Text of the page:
The 4 Types Of Homophobia, And How To Recognize Them

Types of homophobia

The existence of different types of homophobia It shows us that this type of discrimination based on sexual orientation is not something easy to isolate and detect according to stereotypical and repetitive behaviors, but that it can be adapted to any context, no matter how changing. Times are evolving, and so are the forms of homophobia.

However, that does not mean that we cannot establish categories to better understand this type of discrimination and the ways in which it occurs. In this article we will see several of the different forms that this type of discrimination can take, with explanations and examples.

The main types of homophobia

Discrimination is capable of taking many different forms. This is so, among other things, because when you discriminate, you also try to do it in a way that fits well with the mental frameworks that establish what is politically correct and what is not.

It may be possible in a certain social circle to criminalize a group based on its essence for example, but in others it will be necessary to attribute this criminalization not to what these minorities are, but to what they are supposed to do, for example.

In the case of discrimination against homosexual people, this translates into the existence of different types of homophobia, which is expressed in different contexts and situations.

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Types of homophobia according to its means of transmission

Considering the way in which homophobia is transmitted and perpetuated, we can find the following two categories.

cultural homophobia

This type of discrimination against homosexual people is based on unwritten laws that are transmitted from generation to generation. through oral transmission and imitation of behaviors

Most expressions of homophobia have to do with this category (which tends to overlap with others), and is expressed in very diverse ways: for example, assuming that young homosexuals are just confused about their sexual identity, or defending the idea that gay men are incomplete because they do not fit the ideal of masculinity.

Institutional homophobia

This is the type of homophobia that has to do with formalized norms present in the regulations of both public and private organizations For example, in laws that criminalize actions associated with homosexuality or that keep homosexuals from certain basic rights, or company statutes that justify the dismissal of homosexual people.

Also included in this category are displays of homophobia promoted by certain religious groups, even those that do not have a very defined organization or do not have sacred texts, although in this case it would be a phenomenon somewhere between cultural homophobia and the institutional one.

According to its degree of expression

It can also be divided according to the degree in which it is expressed or, on the contrary, remains latent

cognitive homophobia

This type of homophobia refers to beliefs that are part of the cognitive system of individual people and that show homosexuality as something negative, usually related to vague notions of what is “unnatural” and “degenerate” Thus, it is based on stereotypes and associations between concepts linked to homosexuality that are at the same time associated with rejection or even disgust.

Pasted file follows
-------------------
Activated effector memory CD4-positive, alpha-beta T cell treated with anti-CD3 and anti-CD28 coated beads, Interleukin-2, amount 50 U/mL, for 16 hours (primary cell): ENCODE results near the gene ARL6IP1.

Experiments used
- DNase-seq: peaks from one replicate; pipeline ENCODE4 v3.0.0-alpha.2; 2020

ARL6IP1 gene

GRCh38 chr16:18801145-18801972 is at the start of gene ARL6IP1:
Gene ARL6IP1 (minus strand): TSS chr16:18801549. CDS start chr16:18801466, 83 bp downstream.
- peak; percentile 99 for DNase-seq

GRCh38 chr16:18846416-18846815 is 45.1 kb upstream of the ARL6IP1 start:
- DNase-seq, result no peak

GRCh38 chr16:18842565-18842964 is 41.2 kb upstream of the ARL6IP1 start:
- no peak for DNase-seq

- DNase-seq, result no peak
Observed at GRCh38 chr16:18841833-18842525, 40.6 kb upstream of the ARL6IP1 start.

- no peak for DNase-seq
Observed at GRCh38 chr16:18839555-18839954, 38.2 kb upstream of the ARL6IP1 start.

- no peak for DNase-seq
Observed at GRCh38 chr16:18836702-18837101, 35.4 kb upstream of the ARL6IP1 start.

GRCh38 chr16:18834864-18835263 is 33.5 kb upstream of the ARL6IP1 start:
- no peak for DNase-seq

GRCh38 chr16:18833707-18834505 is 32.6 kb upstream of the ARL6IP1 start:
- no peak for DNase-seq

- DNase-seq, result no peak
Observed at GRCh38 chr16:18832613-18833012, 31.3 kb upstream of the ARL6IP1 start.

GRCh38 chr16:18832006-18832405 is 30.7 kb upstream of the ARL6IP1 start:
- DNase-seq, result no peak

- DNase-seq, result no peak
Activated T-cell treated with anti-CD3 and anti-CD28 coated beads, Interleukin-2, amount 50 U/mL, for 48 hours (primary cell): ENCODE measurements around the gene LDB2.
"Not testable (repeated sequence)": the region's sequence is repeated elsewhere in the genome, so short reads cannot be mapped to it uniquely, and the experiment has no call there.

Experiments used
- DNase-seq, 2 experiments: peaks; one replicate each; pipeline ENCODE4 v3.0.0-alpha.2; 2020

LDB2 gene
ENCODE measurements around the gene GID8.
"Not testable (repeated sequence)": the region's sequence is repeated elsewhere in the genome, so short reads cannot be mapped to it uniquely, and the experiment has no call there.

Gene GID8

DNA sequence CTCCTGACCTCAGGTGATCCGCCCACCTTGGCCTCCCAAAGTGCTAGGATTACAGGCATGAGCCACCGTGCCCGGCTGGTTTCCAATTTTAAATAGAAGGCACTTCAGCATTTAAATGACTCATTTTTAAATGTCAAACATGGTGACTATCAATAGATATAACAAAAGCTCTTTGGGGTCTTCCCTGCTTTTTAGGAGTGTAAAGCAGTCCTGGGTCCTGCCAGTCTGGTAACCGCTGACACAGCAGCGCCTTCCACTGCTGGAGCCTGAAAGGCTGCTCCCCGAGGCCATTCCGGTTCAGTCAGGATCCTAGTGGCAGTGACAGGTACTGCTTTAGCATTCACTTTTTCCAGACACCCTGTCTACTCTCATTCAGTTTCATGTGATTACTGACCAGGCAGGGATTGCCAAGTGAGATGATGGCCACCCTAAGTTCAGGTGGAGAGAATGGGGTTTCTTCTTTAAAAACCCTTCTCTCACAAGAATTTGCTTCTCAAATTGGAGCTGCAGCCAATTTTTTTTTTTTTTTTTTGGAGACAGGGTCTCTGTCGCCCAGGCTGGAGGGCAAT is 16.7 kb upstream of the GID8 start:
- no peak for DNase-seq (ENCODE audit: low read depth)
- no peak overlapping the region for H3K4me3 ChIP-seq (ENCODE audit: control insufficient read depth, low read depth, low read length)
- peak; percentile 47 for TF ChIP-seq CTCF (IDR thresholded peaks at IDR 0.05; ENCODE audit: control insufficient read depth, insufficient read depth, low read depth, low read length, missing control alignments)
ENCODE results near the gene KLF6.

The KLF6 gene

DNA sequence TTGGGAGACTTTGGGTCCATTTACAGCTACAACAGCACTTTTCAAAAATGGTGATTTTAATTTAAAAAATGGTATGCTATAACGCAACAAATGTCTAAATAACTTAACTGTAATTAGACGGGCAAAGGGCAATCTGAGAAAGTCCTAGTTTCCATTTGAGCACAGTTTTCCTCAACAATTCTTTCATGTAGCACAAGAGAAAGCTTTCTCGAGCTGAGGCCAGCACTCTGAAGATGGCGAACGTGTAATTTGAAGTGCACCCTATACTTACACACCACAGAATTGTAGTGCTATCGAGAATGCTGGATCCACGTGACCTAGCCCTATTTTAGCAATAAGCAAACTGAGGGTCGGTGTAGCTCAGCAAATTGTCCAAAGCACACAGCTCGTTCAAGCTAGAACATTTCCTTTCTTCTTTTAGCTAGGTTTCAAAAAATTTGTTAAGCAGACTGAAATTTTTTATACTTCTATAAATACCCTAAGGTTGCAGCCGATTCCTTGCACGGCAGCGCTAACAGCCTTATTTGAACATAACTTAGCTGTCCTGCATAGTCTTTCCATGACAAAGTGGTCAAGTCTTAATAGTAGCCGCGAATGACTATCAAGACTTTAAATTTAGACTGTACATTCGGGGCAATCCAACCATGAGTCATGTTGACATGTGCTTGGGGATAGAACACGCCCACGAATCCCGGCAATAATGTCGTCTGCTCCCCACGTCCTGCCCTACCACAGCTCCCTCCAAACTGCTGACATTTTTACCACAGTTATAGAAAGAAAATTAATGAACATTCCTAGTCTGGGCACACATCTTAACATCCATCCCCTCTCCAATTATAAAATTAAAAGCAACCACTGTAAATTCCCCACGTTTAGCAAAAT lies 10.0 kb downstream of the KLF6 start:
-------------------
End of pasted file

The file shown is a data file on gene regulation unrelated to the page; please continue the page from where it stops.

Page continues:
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For example, the predisposition of some people to reject their children if they find out that they are homosexual is an example of cognitive homophobia.

Behavioral homophobia

This concept refers to objective expressions of homophobia by individuals who They do not hide behind any rule to discriminate against homosexuals for the fact of being homosexual.

For example, those who organize demonstrations to take away rights from those who have a sexual orientation other than heterosexuality, those who physically attack homosexuals for being so, those who exclude people by believing that they are homosexuals… the forms that homophobia can take behavioral are practically infinite, as varied as human behavior.

Seemingly well-intentioned discrimination

There are variants of behavioral homophobia that do not occur directly under a mental framework of confrontation, but rather of tolerance. In these cases, homosexuality is “tolerated” (implying that there is something about it that already causes discomfort), as long as it is not expressed in a very visible way.

In any case, in practice, it is assumed that people with a sexual orientation that does not belong to heterosexuality have fewer rights than heterosexuals, or that this lack of rights is justified under the need not to extend it to other members of the population (assuming once again that it is bad, since if not, no measures would have to be taken to prevent it from spreading). The idea that those who move away from the model of heterosexuality must be protected by limiting their freedom is still relatively common.

Conclusion: there is a lot to question

Centuries of homophobia have left a deeply rooted cultural mark on our way of acting and thinking. Therefore, it is important to question whether certain behaviors and beliefs that we believed to be innocuous are not actually a basis for homophobia.

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Sometimes discriminatory actions and attitudes go unnoticed because Since our childhood we have learned to see them as something normal, and to see any questioning of these as an out of tone or a ridiculous way of thinking. It is an intellectual neglect that results in suffering and victims, since although we do not have to participate directly in the harassment of homosexuals, we participate in the perpetuation of a cultural framework that legitimizes these actions.